Nanotechnology Research "Up Close"

Nanotechnology: A tiny danger? Difficult to study risks of nanotechnology

Lars SamuelsonNew cures for cancer... more efficient solar cells... even quicker and smaller computers... more energy-efficient lighting. Nanotechnology has huge potential in these and other fields, but there are also risks. And no-one can say whether the risks are enormous, or in fact quite small.

“The difficulty with this risk assessment is that we don’t know how much we don’t know. There are major gaps in our knowledge”, says Lund University ethics researcher Nils-Eric Sahlin. Genetic engineering has been labelled by many as shady corporate business, rightly or wrongly, and it would be unfortunate if the same thing happened to nanotechnology. Read more...

Super-efficient solar technology from Lund nano-solar cells

solar cells with nanowiresThe engineering research at LU which has a bearing on the climate includes solar cells with nanowires. They could make solar power more competitive and thus facilitate the transition to a sustainable society.

Today there are cheap solar cells made of silicon which can produce electricity for homes and sailing boats, for example. But they are inefficient – at most they use no more than 20 per cent of the sun’s energy. This is not because they are poorly made, but because one single material can only absorb a certain amount of the spectrum of the rays.

There are also more advanced solar cells with a number of layers of semiconductor materials on top of one another. The semiconductors are made of different materials and can therefore absorb different parts of the rays’ energy, which increases their efficiency to 35–40 per cent. However, the technology is very complicated and requires perfect placement of the semiconductors in relation to each other. These solar cells are therefore very expensive. Read more...

Medicine reaches the target with the help of magnets

If a drug can be guided to the right place in the body, the treatment is more effective and there are fewer side-effects. Researchers at Lund University in Sweden have now developed magnetic nanoparticles that can be directed to metallic implants such as artificial knee joints, hip joints and stents in the coronary arteries.

Reader in Biomedicine Maria Kempe, her brother and colleague Dr Henrik Kempe and members of staff at Skåne University Hospital in southern Sweden have shown that the principle works in animal experiments. They have succeeded in attaching a clot-dissolving drug to the nanoparticles and, with the help of magnets, have directed the particles to a blood clot in a stent in the heart to dissolve it. Thus the nanoparticles have been able to stop an incipient heart attack. Read more...

Facts about nanotechnology

NanometreA nanometre, nm, is a millionth of a millimetre. It is equivalent to 1/80 000th of the breadth of a hair, and 1/7 000th of the diameter of a human blood cell. Nanotechnology is the production and management of particles which are smaller than 100 nm.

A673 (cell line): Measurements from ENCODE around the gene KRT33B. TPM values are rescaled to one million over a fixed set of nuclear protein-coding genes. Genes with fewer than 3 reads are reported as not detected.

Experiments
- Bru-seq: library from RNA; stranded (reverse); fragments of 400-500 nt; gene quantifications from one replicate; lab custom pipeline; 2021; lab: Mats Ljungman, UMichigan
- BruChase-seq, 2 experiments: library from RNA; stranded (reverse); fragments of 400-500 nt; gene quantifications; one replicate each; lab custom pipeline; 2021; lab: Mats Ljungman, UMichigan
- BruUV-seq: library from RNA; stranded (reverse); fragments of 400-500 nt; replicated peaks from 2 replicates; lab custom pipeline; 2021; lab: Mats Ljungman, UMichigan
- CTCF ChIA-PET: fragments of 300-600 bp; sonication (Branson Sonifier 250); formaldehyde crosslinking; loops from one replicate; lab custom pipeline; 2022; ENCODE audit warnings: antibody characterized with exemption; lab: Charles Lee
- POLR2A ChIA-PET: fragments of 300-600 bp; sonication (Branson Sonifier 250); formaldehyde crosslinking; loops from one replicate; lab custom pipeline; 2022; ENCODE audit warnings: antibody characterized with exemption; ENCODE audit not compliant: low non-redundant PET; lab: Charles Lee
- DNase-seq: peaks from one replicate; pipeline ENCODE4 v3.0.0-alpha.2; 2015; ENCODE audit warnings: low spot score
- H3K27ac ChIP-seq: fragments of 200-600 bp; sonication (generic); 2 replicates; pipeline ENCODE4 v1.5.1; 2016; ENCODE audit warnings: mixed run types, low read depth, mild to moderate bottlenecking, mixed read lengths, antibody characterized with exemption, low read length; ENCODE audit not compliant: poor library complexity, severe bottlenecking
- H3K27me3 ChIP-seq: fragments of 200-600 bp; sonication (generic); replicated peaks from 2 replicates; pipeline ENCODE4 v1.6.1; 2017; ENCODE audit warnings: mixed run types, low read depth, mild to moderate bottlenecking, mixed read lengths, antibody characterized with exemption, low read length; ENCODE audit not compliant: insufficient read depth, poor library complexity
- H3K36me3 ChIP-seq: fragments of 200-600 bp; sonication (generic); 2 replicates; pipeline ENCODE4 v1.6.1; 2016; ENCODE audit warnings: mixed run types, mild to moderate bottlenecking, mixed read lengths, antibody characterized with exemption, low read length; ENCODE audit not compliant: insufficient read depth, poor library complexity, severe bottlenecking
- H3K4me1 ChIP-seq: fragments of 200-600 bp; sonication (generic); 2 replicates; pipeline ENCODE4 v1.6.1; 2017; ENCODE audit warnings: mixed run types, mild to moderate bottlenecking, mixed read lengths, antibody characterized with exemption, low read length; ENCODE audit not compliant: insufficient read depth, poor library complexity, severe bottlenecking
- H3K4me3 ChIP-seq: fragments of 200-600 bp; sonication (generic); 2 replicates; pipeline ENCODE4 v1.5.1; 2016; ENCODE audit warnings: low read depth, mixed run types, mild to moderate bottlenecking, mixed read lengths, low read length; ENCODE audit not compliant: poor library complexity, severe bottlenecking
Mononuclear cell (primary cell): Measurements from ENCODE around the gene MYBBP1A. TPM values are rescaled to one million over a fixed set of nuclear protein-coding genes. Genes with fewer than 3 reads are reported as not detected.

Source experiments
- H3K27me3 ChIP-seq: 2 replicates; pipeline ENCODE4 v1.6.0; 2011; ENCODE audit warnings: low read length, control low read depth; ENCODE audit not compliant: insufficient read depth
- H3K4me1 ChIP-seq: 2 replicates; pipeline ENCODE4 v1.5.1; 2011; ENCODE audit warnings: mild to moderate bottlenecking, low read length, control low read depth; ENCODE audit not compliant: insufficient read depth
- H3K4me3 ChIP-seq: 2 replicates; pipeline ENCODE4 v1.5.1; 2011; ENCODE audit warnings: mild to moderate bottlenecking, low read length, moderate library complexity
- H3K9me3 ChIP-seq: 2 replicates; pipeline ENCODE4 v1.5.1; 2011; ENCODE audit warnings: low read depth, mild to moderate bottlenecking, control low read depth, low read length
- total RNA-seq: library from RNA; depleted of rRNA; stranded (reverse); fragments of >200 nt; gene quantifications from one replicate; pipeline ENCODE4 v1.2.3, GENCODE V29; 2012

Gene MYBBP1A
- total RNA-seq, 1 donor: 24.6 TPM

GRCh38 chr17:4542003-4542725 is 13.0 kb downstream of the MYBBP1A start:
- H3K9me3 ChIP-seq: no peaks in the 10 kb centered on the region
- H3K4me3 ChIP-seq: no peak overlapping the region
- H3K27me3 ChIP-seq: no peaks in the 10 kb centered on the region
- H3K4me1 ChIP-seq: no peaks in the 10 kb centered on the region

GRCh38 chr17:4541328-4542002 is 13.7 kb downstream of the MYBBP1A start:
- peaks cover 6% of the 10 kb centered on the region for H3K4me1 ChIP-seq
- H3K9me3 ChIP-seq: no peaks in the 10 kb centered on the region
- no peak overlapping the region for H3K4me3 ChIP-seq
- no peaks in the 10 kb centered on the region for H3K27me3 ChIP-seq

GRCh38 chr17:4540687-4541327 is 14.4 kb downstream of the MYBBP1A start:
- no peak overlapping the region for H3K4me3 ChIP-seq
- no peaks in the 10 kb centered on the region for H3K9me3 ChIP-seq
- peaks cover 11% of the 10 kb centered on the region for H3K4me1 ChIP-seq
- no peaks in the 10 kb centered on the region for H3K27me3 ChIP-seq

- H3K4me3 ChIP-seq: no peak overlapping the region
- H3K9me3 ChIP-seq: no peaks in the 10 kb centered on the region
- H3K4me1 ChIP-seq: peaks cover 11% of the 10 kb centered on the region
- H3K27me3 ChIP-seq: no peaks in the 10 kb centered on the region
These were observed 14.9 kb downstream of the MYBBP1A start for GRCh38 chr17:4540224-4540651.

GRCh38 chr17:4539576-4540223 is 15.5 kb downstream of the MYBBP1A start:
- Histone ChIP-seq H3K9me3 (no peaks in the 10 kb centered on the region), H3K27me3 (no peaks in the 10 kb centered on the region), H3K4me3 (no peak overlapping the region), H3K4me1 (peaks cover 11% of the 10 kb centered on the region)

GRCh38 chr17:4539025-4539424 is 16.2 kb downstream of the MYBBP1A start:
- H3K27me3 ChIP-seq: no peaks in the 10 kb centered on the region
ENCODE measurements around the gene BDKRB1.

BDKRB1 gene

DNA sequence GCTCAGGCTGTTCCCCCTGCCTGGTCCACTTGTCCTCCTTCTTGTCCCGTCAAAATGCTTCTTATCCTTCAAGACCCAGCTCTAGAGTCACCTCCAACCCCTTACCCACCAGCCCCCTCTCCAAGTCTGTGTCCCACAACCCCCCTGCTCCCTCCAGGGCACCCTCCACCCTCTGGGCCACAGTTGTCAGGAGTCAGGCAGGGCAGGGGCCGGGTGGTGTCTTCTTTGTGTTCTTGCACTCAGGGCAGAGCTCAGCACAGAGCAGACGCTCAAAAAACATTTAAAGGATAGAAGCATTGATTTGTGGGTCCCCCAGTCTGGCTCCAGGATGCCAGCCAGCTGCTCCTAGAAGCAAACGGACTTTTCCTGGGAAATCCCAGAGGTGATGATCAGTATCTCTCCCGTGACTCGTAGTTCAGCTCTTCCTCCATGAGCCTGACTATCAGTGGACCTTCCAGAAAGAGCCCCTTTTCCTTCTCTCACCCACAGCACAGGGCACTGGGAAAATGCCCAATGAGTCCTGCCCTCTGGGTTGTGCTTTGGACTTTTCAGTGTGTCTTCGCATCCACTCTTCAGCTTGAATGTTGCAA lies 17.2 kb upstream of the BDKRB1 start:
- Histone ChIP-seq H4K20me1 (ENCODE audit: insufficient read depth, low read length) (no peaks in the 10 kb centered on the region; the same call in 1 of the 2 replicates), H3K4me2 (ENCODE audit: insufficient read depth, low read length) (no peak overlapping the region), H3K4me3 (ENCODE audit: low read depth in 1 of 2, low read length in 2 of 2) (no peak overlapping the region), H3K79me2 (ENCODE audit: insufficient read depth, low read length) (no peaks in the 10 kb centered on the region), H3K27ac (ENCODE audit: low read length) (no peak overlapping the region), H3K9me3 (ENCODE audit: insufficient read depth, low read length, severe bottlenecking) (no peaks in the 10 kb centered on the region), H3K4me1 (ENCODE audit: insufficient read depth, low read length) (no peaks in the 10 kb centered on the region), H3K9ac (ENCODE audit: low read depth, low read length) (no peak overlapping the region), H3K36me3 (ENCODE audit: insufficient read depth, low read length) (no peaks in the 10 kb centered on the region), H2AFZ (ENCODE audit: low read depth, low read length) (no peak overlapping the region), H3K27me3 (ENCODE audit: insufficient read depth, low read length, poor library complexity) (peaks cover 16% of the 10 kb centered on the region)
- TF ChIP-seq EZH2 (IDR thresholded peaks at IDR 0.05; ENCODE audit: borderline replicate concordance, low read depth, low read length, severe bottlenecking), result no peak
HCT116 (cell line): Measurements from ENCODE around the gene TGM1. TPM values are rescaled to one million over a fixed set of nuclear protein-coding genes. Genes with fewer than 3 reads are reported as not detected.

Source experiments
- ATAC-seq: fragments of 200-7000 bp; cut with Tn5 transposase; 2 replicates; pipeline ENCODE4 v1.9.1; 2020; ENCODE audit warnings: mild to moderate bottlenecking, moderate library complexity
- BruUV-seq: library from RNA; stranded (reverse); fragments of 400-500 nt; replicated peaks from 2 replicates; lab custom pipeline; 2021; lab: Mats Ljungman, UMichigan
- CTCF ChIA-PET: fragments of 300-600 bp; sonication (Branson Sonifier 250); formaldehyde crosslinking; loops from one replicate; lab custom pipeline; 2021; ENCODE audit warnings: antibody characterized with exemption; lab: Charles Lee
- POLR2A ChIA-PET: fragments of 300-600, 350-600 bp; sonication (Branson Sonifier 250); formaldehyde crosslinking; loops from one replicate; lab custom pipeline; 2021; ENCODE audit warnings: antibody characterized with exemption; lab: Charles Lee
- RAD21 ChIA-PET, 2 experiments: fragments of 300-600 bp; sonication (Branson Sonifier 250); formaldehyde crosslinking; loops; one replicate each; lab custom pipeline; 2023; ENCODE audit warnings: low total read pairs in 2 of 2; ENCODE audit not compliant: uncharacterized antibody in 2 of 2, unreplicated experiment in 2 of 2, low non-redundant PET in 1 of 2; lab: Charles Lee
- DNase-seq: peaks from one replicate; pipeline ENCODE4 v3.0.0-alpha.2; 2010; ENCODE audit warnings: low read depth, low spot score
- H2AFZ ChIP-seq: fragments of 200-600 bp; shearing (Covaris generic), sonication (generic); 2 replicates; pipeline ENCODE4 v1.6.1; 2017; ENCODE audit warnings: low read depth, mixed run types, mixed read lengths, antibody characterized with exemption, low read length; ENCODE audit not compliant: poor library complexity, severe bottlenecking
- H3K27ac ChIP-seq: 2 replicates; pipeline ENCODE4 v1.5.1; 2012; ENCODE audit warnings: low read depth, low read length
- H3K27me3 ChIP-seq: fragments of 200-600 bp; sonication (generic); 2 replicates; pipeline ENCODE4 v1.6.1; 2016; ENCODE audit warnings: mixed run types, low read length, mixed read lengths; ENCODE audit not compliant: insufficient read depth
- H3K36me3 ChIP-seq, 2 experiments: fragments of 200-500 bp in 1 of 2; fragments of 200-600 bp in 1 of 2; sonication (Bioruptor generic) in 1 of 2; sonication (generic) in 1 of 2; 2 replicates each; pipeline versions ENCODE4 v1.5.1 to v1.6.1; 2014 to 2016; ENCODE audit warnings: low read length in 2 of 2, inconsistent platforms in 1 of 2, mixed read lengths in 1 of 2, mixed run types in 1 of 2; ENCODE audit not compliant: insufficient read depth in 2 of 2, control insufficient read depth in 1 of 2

Last year, the most active nanotechnology countries invested USD 12.4 billion in nano-research and sold nano-products for over USD 50 billion. In Sweden a few years ago, there were around 80 companies in the field – a comparably low number. Read more... 

- Research "Up Close" October 2011

This month's "Up Close" - Nanotechnology

Nano-implant in the brain - possible cure for several diseases
Jens SchouenborgCould nano-sized implants in the brain or spinal cord one day help the lame to walk, the deaf to hear or the blind to see?  This is in any case what the researchers at NRC, the Neuronano Research Centre, one of the Linnaeus environments from 2006, hope could happen. Read more...

Depressed or manic?
If you put an electrode into the brain of an extremely depressed patient, there is a risk that the procedure could lead to personality changes. On the other hand, the depression itself also causes changes to the sufferer’s personality. How can the risks best be balanced against the possibilities? These are topical issues for doctoral student in ethics Veronica Johansson, who works with LU’s Neuronano Research Centre. Read more...

A step closer to safe nano-electrodes in the brain
The biological safety of nanotechnology, i.e. how the body reacts to nanoparticles, is a hot topic. Researchers at Lund University have now, for the first time, conducted successful trials of injected ‘nanowires’. Read more...

First transistor developed with nanotechnology
Transistors are an indispensible component of electronic devices, where they strengthen weak electrical currents. Researchers have developed a new type of transistor which is 50 times more energy efficient than today’s models. It is also the first to be developed using nanotechnology.Read more...

About the Nanometre Structure Consortium
Nanometre Structure ConsortiumFor roughly the past 20 years, Lund University has hosted a major interdisciplinary research environment in Nanoscience, ranging from materials science and quantum physics to applications in the areas of electronics, photonics and the life sciences, with participating research groups from more than ten divisions at three faculties at Lund University. Read more... 


Bodil Malmström
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